Sullivan impressed with a wide aptitude for policy and a calm, likable demeanor. No one doubted his commitment: One colleague recalled Sullivan showing up to work at Klobuchar headquarters having come directly from running the Twin Cities Marathon.
Colleagues said he showed a lighter side too. Grewing recalled his ability to quote Billy Joel lyrics and remember plotlines from the ’90s teen sitcom “Saved by the Bell.” Cynthia Bauerly, another veteran of that campaign and later Minnesota’s revenue commissioner, called Sullivan a conscientious friend who long maintained annual Final Four trips with a group of old friends.
Klobuchar joined the U.S. Senate at the beginning of 2007 with Sullivan as a policy adviser. His younger brother, Tom Sullivan, also worked in Klobuchar’s D.C. office and is now married to another veteran Klobuchar staffer.
Jake Sullivan’s reputation as a policy pro quickly grew in D.C. Democratic circles, and by 2008 he landed the job of deputy policy director on Hillary Clinton’s first presidential campaign. He followed her to the State Department in President Barack Obama’s first term, and quickly emerged as a point man for sensitive foreign diplomacy.
A trip that Sullivan made to Oman in July 2012 caught the attention of the Associated Press, which reported it as “one of the Obama administration’s earliest known face-to-face contacts with Iran and reveals that Sullivan — who moved from the State Department to the White House earlier this year — was personally involved in the administration’s outreach to the Islamic Republic far earlier than had been reported.”
Hillary Clinton called him a “once-in-a-generation talent” in a statement to the Star Tribune. “His Minnesota roots keep him grounded in the rough and tumble of Washington, and I have no doubt he will prove as invaluable to the next administration as he was by my side.”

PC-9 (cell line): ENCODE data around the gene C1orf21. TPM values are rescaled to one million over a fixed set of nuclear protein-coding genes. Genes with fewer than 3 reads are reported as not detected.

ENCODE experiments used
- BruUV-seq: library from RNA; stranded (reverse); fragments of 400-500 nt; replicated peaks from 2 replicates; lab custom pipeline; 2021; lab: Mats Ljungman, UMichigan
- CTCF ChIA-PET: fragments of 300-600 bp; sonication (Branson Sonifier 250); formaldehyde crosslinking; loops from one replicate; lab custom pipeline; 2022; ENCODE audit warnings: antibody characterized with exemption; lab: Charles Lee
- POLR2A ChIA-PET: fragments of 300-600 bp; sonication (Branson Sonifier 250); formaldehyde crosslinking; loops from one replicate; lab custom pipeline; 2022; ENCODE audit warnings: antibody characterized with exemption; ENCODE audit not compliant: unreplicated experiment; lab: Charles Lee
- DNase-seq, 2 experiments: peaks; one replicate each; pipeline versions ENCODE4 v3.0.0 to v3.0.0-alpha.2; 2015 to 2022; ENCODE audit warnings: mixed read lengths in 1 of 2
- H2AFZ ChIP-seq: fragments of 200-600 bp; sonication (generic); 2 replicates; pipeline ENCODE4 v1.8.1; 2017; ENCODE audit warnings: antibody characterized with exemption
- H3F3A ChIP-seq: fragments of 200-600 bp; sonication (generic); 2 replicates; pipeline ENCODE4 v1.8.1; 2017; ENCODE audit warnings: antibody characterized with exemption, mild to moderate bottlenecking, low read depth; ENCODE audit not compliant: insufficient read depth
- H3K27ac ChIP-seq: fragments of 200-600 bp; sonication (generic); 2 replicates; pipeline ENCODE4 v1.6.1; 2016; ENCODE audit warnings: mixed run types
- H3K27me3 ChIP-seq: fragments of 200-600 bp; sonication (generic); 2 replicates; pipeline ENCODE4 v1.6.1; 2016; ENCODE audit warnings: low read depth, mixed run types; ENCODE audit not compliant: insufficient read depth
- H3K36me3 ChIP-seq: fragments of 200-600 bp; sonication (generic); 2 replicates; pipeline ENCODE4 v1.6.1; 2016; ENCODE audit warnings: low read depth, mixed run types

In a 2012 speech, Clinton referred to Sullivan as a “potential future president.” In 2015, she read a Bible reading at the wedding of Sullivan and Maggie Goodlander, a D.C. attorney and former Senate staffer.
Sullivan returned as a top adviser on Clinton’s 2016 presidential bid and was seen as a likely National Security Advisor if she’d won. Out of work after President Donald Trump’s victory, Sullivan spent time teaching and also joined a global consulting firm that counted Uber among its clients — a move later scrutinized by the progressive magazine American Prospect. It’s the kind of close attention Sullivan is likely to face as he ascends in the Biden administration.
Sullivan first entered Biden’s orbit as his National Security Adviser in 2013-14, and upon joining his presidential campaign he took on roles that included managing foreign policy working groups that informed Biden’s stances.
The United States “cannot succeed in our foreign policy if we have not invested in our sources of strength at home: in our infrastructure, in our innovation, in our workers, in our immigration system, and yes, in our democracy, tackling issues from the strength of institutions to the ongoing scourge of systemic racism,” Sullivan said in an August 2020 interview with the Atlantic Council, an international affairs think tank.
His views offer a preview of how the new administration will frame foreign policy as it seeks to rebuild alliances and re-enter global institutions. Sullivan is likely to be at the forefront of that effort — if he ends up in a foreign policy job. But veteran observers see other possibilities.
“He covers the waterfront — not just foreign policy but domestic and economic policy,” said Denis McDonough, a Stillwater native who was Obama’s second-term chief of staff. “He’s a great mind, a curious thinker, and he asks all the right questions.”